I grew up around OCD. My father had it quite bad, although my mother always assured me that it was better than it had been before I was born. We were never on time for anything and change was the enemy. At the age of 10 I noticed my first symptoms; I started having to touch things repeatedly and worried that if I didn’t bad things would happen. I also started to hoard things because I couldn’t bear to let them go. I recognized the problem quickly and vowed to “fix” myself. Within a couple of years the compulsions were gone. I had worked really hard and caught it early, so I thought I was cured. What I didn’t realize was that all the small things my dad had ingrained into my impressionable brain were going to be harder to brush off.
Fast forward to university. The more time I spent on my own, outside of the childhood home environment, the more I realized just how different my dad’s behaviour was. I noticed that I was unable to deal with change as well as my peers, and that I couldn’t focus properly unless everything was just right. Once I moved out permanently the weights started to fall off. Then I met Jay. Jay does not understand mental illness that well and is a no- nonense, change friendly type of guy. While this might seem like a horrible match, it worked well for me. My anxiety and OCD have almost broken us up on numerous occasions, but we’ve made it through. Having Jay around has let me break down my boundaries and forced me to work on making myself a better person. I still don’t like change, but I deal with it and recognize that sometimes the best things happen when we open ourselves up to different options. My anxiety levels have dropped to an all time low and I’ve learned coping techniques. Moving out of my dad’s house was the best thing I could have done for my sanity.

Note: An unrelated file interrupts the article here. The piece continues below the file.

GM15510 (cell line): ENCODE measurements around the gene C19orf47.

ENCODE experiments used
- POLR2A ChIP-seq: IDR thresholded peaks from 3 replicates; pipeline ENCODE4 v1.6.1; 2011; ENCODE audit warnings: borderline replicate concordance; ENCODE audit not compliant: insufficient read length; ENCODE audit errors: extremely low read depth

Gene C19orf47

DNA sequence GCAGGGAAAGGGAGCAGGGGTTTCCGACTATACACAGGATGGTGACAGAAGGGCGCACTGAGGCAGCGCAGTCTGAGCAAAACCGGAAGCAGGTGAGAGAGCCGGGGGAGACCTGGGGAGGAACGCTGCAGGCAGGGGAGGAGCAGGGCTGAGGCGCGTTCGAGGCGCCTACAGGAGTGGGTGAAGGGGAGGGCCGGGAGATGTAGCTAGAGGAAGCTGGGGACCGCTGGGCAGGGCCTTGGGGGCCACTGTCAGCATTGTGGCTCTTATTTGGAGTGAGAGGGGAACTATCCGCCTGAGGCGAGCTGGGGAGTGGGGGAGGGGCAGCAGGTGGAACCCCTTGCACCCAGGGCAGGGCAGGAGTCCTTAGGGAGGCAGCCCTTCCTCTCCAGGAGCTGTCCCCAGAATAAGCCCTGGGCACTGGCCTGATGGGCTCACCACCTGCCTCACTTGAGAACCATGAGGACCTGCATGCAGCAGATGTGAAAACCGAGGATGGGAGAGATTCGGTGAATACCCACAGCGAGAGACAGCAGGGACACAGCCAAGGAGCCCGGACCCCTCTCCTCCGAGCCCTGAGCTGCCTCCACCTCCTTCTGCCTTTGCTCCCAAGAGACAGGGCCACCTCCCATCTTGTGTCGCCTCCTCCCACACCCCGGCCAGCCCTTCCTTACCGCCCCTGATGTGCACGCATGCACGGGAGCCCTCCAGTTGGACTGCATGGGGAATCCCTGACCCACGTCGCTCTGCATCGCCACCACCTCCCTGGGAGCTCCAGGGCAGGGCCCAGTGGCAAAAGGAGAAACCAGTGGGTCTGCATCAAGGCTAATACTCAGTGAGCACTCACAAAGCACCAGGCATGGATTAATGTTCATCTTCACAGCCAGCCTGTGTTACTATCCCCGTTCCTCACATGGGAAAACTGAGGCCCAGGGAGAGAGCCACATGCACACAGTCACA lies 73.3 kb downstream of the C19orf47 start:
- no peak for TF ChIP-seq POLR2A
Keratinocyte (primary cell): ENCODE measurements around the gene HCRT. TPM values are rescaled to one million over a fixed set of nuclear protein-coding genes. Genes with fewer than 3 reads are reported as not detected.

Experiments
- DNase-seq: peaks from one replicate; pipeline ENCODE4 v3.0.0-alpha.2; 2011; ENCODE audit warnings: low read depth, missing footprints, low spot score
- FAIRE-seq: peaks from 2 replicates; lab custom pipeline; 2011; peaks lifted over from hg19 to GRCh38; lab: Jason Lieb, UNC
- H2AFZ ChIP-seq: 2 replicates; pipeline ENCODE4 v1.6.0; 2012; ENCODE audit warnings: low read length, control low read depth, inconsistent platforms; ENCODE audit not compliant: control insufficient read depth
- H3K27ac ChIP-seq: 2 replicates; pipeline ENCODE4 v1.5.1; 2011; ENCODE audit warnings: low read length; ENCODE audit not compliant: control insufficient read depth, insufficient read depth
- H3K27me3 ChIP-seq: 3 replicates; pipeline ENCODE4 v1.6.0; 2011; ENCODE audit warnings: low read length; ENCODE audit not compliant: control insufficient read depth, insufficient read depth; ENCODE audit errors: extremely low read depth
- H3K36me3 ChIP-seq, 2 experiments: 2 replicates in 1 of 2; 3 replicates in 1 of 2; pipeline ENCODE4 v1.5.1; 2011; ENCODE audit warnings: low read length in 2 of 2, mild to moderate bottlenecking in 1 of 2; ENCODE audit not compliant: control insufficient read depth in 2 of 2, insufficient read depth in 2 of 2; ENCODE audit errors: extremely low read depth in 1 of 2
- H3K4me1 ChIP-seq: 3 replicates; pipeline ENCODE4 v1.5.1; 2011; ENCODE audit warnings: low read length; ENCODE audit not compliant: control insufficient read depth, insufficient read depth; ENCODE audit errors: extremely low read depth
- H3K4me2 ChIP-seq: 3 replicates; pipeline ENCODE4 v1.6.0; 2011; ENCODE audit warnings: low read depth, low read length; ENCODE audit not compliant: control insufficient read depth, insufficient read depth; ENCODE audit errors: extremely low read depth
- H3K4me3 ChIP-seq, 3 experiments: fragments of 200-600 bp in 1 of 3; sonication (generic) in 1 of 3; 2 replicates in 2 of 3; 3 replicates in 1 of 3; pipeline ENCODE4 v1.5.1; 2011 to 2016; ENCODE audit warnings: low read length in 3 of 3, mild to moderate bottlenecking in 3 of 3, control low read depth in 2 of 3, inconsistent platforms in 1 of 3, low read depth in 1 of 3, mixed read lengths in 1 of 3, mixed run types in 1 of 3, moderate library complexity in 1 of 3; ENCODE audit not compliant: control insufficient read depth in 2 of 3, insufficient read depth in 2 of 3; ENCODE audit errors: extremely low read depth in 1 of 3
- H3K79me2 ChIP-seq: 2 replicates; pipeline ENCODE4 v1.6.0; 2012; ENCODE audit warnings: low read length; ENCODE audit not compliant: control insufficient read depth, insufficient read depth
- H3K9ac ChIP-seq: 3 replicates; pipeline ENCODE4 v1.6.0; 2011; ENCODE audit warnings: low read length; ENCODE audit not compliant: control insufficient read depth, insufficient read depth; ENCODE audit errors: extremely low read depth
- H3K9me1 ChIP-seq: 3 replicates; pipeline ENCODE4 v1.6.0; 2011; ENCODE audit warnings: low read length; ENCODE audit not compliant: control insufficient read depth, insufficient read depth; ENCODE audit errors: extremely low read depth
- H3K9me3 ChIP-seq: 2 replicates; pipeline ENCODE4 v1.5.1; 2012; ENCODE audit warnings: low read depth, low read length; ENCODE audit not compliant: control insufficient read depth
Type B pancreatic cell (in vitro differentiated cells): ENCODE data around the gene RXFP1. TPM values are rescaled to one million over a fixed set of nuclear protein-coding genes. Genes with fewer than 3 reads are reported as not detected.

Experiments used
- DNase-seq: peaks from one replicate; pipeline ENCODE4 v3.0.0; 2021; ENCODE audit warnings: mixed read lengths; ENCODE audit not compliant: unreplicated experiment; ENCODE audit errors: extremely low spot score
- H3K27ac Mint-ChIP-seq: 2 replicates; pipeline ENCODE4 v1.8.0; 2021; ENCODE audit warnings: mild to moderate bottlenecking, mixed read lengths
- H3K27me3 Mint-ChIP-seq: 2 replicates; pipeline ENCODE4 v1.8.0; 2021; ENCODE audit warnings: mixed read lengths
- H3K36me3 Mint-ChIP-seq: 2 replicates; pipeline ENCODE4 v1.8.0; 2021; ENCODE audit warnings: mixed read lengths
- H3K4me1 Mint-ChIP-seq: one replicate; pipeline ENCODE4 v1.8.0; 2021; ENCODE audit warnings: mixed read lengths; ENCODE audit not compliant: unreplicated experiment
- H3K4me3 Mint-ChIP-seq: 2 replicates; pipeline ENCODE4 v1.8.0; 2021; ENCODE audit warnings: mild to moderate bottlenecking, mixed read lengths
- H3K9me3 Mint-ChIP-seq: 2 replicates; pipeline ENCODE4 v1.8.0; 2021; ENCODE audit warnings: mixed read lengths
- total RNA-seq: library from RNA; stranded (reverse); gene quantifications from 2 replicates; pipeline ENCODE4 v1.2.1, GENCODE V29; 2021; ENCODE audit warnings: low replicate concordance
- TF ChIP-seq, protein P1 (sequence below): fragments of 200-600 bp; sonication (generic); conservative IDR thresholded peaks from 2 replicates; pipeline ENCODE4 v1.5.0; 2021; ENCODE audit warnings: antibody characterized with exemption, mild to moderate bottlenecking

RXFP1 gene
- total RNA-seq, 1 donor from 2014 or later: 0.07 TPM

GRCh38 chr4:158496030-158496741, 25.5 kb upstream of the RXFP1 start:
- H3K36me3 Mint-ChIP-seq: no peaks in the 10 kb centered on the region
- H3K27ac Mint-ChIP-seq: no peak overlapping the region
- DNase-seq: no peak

However, mental illness is not something that can be “cured,” and I’m no exception. I’m obsessively clean and I insist on order in all aspects of my life. I have charts and files and never miss a deadline. Things like this (warning- OCD trigger) still drive me crazy and everything in my house has a “spot.” These things about me will never go away completely, but I try and use them to my advantage. I realize that my behaviour is not “normal” and so I try not to impose my desires on anyone else, including Jay. Sometimes it goes away for a while, but it always returns, usually when I’m PMSing. Despite my sometimes obsessive behaviour, I can harness that energy and use it; I’m the most organized, reliable and clean person you will ever meet.
So when does OCD go from being an amusing quirk your friends tease you about to a serious mental illness? When it starts to affect your personal relationships or you can’t be the person you want to be, getting help is probably a good idea. I’m always going to have to work at keeping the anxieties in my head at bay and not letting the obsessions spill out onto the people I care about, but I’m at a point now where I’m not controlled by it.
I still eat my candy one colour at a time, but it’s under control. Just don’t touch my stuff.